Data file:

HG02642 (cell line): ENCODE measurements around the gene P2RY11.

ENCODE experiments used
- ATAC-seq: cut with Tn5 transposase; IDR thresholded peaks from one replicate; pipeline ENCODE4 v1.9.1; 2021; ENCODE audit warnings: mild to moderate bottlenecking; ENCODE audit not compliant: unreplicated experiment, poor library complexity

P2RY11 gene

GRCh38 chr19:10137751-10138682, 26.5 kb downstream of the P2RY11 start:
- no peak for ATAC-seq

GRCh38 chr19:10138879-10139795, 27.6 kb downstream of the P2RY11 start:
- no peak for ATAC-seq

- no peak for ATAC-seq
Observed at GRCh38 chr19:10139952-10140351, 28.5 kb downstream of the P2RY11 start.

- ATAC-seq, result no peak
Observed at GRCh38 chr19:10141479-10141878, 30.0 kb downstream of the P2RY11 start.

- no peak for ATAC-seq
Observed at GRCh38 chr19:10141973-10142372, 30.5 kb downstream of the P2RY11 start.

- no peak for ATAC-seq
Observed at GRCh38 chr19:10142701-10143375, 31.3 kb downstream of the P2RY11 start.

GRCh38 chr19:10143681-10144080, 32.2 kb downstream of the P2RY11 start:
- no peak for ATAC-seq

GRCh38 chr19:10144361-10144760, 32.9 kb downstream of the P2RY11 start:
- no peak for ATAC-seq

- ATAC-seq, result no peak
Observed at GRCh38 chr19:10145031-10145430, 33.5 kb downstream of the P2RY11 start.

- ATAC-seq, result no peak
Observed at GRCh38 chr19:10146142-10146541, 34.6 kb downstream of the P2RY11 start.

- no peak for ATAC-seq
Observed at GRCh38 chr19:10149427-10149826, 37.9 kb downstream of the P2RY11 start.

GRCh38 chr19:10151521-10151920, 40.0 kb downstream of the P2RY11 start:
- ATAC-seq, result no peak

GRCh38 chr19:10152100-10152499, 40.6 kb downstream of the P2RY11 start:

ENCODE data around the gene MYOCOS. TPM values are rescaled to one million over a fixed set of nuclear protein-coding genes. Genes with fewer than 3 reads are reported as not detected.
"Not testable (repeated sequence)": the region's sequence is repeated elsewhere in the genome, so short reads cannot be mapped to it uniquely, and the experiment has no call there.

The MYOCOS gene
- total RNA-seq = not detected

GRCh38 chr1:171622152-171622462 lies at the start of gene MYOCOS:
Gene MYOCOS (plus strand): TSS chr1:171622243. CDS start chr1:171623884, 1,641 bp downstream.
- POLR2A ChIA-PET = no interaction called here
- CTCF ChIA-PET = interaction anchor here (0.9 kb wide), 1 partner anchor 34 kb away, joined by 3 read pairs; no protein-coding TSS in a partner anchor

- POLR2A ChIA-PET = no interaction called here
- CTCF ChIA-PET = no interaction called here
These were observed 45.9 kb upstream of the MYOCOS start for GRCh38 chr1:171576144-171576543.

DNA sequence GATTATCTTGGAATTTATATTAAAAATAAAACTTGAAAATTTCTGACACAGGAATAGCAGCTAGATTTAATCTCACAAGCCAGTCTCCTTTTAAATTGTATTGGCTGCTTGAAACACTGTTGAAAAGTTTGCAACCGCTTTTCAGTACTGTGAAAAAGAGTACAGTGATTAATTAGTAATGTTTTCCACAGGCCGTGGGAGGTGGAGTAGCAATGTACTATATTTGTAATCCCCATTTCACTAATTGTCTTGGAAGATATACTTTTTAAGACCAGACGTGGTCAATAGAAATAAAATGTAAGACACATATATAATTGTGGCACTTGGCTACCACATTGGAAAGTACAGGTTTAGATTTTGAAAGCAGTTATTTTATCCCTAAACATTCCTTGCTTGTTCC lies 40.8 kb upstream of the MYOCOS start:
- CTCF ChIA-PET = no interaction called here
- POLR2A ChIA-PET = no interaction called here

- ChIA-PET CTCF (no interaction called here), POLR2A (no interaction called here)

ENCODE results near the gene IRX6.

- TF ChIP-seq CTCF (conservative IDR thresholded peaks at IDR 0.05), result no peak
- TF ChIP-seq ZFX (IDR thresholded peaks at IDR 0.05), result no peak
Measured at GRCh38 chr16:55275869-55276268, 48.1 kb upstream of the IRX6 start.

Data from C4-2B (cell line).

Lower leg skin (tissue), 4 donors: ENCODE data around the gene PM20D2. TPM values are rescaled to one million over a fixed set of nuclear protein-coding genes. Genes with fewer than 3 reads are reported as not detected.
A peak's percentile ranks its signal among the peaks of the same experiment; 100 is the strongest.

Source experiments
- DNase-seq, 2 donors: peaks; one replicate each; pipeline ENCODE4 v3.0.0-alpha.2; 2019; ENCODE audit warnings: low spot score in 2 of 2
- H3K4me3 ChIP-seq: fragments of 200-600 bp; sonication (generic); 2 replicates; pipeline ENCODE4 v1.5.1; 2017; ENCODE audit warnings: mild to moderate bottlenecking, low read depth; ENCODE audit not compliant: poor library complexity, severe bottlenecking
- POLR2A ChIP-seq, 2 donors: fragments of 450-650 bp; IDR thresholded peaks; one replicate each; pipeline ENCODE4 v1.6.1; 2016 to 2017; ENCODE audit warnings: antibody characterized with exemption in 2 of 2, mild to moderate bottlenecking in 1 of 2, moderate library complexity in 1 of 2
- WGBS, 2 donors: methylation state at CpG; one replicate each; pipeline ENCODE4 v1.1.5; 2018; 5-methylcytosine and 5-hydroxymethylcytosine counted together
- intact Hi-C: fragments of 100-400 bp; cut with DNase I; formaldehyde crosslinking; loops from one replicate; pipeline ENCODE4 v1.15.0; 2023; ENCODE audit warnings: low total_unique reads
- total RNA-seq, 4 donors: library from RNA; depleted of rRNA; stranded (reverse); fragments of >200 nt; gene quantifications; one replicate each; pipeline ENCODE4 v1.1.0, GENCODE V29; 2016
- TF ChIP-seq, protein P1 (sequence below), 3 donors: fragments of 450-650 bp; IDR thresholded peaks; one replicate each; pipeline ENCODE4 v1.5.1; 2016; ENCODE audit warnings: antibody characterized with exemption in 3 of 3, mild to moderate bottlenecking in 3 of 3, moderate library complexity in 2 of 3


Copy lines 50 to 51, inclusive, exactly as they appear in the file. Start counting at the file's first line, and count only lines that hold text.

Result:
Lower leg skin (tissue), 4 donors: ENCODE data around the gene PM20D2. TPM values are rescaled to one million over a fixed set of nuclear protein-coding genes. Genes with fewer than 3 reads are reported as not detected.
A peak's percentile ranks its signal among the peaks of the same experiment; 100 is the strongest.